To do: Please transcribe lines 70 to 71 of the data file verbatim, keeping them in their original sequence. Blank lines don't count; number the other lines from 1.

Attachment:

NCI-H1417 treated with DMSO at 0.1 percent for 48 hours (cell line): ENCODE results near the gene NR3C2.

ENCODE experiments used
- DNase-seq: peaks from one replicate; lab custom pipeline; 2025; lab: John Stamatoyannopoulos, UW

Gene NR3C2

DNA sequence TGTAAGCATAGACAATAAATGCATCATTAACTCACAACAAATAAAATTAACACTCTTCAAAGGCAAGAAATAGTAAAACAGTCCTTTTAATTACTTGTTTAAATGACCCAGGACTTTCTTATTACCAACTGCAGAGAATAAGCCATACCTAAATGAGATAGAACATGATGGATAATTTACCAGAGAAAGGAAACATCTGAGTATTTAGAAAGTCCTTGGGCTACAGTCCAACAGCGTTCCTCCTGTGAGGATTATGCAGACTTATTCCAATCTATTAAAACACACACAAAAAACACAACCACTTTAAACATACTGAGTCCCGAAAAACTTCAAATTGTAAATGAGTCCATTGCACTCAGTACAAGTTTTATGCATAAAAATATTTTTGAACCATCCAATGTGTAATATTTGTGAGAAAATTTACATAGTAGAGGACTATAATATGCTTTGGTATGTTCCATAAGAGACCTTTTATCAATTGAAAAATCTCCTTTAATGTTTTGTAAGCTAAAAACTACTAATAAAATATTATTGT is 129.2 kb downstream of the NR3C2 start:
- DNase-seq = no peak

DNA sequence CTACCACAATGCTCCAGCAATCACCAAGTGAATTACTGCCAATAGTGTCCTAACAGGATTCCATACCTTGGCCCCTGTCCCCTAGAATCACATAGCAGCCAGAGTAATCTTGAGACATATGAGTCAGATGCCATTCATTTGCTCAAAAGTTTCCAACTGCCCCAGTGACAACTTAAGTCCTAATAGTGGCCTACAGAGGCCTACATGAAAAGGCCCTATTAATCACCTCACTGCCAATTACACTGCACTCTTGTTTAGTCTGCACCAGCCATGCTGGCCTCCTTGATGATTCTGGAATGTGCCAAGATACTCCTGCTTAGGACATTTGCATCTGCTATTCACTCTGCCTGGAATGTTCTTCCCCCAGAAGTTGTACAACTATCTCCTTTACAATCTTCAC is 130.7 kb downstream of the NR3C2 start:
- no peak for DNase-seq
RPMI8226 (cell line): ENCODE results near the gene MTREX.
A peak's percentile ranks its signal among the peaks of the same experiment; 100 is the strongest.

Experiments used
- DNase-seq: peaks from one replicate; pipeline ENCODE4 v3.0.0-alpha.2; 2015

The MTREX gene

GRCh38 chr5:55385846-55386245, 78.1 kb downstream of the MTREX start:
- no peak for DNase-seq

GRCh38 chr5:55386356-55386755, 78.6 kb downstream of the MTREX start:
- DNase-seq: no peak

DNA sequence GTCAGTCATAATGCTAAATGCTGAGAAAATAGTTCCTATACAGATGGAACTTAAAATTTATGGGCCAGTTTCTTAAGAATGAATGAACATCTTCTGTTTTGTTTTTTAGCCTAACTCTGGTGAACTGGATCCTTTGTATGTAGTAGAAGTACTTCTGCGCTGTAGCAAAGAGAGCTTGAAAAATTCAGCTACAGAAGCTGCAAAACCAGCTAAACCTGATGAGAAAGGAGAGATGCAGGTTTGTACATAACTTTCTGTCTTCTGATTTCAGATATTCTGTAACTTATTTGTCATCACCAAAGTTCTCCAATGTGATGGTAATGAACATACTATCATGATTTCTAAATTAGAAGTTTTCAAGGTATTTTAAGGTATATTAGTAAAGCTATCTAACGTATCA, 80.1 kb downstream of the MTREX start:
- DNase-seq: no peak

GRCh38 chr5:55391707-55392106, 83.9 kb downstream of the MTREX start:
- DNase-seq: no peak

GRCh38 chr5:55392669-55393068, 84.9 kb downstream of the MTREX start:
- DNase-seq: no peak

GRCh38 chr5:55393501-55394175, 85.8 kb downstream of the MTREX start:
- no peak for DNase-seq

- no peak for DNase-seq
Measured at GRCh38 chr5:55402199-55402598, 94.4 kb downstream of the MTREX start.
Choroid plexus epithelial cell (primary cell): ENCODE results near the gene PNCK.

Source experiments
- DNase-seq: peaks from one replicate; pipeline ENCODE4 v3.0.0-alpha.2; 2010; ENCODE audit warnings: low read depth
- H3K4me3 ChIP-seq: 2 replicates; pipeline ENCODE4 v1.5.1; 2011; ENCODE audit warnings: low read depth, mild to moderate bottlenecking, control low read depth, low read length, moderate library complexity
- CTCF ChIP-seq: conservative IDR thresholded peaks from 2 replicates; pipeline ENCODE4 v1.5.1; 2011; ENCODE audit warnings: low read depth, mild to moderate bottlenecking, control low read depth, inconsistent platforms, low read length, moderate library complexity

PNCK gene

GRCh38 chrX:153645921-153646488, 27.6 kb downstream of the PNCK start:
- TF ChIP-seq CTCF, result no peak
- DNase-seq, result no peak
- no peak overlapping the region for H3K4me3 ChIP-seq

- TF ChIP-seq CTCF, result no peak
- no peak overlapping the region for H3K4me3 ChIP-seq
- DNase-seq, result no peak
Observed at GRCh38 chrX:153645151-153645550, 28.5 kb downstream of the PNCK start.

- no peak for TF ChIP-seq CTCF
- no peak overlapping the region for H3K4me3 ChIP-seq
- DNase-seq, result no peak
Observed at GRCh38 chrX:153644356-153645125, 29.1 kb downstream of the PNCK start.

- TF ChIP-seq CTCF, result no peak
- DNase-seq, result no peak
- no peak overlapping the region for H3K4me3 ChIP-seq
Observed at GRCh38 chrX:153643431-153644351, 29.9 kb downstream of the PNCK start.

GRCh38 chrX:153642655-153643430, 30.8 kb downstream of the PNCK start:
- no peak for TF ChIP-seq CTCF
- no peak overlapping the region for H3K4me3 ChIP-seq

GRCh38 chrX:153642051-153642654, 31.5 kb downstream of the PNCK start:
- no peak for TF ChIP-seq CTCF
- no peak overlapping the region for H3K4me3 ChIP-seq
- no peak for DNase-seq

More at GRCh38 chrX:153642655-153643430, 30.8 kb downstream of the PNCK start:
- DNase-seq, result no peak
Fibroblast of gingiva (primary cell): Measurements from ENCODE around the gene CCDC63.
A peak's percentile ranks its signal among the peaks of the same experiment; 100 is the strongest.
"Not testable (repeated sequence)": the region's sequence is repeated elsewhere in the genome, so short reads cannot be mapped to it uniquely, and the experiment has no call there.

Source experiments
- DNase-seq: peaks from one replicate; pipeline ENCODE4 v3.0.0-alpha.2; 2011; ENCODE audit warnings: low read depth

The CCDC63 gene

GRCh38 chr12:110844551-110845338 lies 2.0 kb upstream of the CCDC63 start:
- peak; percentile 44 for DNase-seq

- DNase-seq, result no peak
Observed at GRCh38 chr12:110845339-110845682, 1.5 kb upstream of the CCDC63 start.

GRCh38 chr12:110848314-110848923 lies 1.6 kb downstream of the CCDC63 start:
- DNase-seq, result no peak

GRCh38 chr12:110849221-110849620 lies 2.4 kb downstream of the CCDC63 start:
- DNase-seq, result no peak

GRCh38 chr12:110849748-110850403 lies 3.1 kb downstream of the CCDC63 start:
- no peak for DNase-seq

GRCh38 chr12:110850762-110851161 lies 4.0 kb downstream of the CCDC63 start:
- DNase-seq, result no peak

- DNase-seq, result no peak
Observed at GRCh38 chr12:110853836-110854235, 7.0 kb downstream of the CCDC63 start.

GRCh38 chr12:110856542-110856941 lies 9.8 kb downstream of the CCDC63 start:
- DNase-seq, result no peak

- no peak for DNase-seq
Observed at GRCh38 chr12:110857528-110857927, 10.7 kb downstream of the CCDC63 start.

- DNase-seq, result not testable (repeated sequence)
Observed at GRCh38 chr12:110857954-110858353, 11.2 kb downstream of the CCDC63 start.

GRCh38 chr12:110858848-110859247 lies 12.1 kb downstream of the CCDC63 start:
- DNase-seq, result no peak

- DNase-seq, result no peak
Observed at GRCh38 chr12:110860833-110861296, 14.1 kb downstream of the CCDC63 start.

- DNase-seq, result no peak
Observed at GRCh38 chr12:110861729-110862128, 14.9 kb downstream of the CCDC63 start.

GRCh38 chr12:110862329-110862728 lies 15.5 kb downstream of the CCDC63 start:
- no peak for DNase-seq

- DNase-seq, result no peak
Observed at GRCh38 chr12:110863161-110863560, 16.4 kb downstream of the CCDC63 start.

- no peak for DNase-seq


- DNase-seq, result no peak

GRCh38 chr12:110849221-110849620 lies 2.4 kb downstream of the CCDC63 start: